I fondly remember the day Facebook came to my high school; I have thousands of friends on the platform. I do not use Facebook anymore — not for political reasons, but because my friends have left. A decade ago, hundreds of people wished me happy birthday every year. This year it was 24, half of whom are over the age of 50. And I’m 32 years old. Teen girls run the social world, and many of them don’t even have Facebook on their phones.

Zuckerberg’s newfound push into the metaverse has been well covered, but the question remains: Why wouldn’t a Facebook serious about the metaverse acquire Roblox? Of course, the FTC would currently never allow it.

Facebook’s current clunky attempt at a hardware solution, with an emphasis on the workplace, shows little sign of promise. The launch was hardly propitious, as CNN reported, “While Bosworth, the Facebook executive, was in the middle of describing how he sees Workrooms as a more interactive way to gather virtually with coworkers than video chat, his avatar froze midsentence, the pixels of its digital skin turning from flesh-toned to gray. He had been disconnected.”

This is not the indomitable Facebook of yore. This is graying Facebook, freezing midsentence.

Facebook will generate more value for shareholders as three separate companies

Zuckerberg’s control of 58% of Facebook’s voting shares has forestalled a typical Wall Street reckoning: Investors are tiring of Zuckerberg’s unilateral power. Many justifiably believe the company is more valuable as the sum of its parts. The success of AT&T’s breakup is a case in point.

Five years after AT&T’s 1984 breakup, AT&T and the Baby Bells’ value had doubled compared to AT&T’s pre-breakup market capitalization. Pressure from Japanese entrants battered Western Electric’s market share, but greater competition in telephony spurred investment and innovation among the Baby Bells.

AT&T turned its focus to competing with IBM and preparing for the coming information age. A smaller AT&T became more nimble, ready to focus on the future rather than dwell on the past.

Standalone Facebook Blue, Instagram and WhatsApp could drastically change their futures by attracting talent and acquiring new technologies.

The U.K.’s recent opposition to Facebook’s $400 million GIPHY acquisition proves Facebook will struggle mightily to acquire even small bolt-ons.

Zuckerberg has always been one step ahead. And when he wasn’t, he was famously unprecious: “Copying is faster than innovating.” If he really believes in Facebook’s mission and recognizes that the situation cannot possibly get any better from here, he will copy AT&T’s solution before it is forced upon him.

Regulators are tying Zuckerberg’s hands behind his back as the company weathers body blows and uppercuts from Beijing to Silicon Valley. As Zuckerberg’s idol Augustus Caesar might have once said, carpe diem. It’s time to break Facebook.

Today’s real story: The Facebook monopoly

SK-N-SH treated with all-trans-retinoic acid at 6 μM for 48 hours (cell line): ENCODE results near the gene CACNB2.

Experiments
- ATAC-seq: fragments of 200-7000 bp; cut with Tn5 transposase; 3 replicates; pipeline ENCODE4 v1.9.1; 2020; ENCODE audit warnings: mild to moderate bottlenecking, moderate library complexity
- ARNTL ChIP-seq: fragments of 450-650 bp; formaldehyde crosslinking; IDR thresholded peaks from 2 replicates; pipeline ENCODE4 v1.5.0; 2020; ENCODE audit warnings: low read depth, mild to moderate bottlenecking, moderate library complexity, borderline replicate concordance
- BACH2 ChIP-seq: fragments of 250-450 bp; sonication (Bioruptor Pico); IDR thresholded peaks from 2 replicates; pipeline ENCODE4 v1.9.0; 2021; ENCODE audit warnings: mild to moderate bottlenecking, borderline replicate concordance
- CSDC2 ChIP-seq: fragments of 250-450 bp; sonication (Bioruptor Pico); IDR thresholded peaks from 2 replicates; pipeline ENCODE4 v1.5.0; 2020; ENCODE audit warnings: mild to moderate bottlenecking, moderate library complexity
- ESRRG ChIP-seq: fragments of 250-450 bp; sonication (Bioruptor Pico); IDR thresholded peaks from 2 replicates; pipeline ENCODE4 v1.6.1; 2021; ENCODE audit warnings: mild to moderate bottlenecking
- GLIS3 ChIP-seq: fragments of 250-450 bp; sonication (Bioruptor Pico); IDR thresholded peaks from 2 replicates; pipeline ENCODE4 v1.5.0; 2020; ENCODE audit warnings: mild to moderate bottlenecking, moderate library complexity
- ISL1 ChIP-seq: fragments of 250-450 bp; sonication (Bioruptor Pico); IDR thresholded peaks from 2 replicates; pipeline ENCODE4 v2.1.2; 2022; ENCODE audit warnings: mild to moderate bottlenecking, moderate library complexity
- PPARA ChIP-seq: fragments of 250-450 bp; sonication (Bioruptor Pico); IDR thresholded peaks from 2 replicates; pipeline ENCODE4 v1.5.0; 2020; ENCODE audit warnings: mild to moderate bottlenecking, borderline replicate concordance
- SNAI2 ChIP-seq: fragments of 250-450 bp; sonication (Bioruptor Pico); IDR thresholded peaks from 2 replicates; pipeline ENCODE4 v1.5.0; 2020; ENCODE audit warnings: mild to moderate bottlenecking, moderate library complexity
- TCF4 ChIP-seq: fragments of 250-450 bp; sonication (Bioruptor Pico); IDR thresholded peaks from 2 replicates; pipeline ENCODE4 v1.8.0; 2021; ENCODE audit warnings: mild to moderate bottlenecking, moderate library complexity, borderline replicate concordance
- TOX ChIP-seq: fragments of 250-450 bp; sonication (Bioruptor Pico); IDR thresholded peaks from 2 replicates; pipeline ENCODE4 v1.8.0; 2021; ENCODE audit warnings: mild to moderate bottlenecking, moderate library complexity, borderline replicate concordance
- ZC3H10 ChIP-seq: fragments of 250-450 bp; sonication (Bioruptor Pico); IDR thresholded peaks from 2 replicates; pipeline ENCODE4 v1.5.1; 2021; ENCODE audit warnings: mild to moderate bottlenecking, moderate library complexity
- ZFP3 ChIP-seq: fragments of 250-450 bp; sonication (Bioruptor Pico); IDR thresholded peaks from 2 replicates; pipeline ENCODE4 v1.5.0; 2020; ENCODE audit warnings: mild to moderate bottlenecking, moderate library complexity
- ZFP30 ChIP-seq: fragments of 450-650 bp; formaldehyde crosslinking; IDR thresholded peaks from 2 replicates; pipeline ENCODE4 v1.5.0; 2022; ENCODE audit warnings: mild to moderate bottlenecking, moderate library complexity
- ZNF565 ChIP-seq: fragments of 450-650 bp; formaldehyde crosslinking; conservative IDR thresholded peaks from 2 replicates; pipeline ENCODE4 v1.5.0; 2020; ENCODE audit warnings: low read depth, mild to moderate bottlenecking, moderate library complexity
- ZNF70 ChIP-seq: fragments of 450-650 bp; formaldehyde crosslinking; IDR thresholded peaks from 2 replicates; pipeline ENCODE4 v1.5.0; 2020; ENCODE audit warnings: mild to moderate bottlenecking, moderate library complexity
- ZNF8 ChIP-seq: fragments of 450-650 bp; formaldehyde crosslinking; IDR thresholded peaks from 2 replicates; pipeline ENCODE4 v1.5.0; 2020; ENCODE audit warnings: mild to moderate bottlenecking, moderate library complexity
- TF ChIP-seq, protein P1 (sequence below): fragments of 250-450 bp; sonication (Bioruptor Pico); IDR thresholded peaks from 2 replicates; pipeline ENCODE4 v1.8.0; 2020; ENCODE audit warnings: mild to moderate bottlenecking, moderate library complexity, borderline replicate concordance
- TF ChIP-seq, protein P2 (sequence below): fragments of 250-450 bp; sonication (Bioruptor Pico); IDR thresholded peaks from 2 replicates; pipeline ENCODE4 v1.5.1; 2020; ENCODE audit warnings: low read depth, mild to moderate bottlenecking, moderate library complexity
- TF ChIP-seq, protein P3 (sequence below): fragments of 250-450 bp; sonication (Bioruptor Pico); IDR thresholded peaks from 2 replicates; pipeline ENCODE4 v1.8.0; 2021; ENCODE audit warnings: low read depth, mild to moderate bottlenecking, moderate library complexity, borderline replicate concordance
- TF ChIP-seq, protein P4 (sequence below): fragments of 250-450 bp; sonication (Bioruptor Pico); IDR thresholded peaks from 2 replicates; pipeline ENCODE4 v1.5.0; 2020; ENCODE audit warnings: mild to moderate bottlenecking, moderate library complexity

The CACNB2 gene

Facebook is a monopoly. Right?

Mark Zuckerberg appeared on national TV today to make a “special announcement.” The timing could not be more curious: Today is the day Lina Khan’s FTC refiled its case to dismantle Facebook’s monopoly.

To the average person, Facebook’s monopoly seems obvious. “After all,” as James E. Boasberg of the U.S. District Court for the District of Columbia put it in his recent decision, “No one who hears the title of the 2010 film ‘The Social Network’ wonders which company it is about.” But obviousness is not an antitrust standard. Monopoly has a clear legal meaning, and thus far Lina Khan’s FTC has failed to meet it. Today’s refiling is much more substantive than the FTC’s first foray. But it’s still lacking some critical arguments. Here are some ideas from the front lines.

To the average person, Facebook’s monopoly seems obvious. But obviousness is not an antitrust standard.

First, the FTC must define the market correctly: personal social networking, which includes messaging. Second, the FTC must establish that Facebook controls over 60% of the market — the correct metric to establish this is revenue.

Though consumer harm is a well-known test of monopoly determination, our courts do not require the FTC to prove that Facebook harms consumers to win the case. As an alternative pleading, though, the government can present a compelling case that Facebook harms consumers by suppressing wages in the creator economy. If the creator economy is real, then the value of ads on Facebook’s services is generated through the fruits of creators’ labor; no one would watch the ads before videos or in between posts if the user-generated content was not there. Facebook has harmed consumers by suppressing creator wages.

A note: This is the first of a series on the Facebook monopoly. I am inspired by Cloudflare’s recent post explaining the impact of Amazon’s monopoly in their industry. Perhaps it was a competitive tactic, but I genuinely believe it more a patriotic duty: guideposts for legislators and regulators on a complex issue. My generation has watched with a combination of sadness and trepidation as legislators who barely use email question the leading technologists of our time about products that have long pervaded our lives in ways we don’t yet understand. I, personally, and my company both stand to gain little from this — but as a participant in the latest generation of social media upstarts, and as an American concerned for the future of our democracy, I feel a duty to try.

The problem

According to the court, the FTC must meet a two-part test: First, the FTC must define the market in which Facebook has monopoly power, established by the D.C. Circuit in Neumann v. Reinforced Earth Co. (1986). This is the market for personal social networking services, which includes messaging.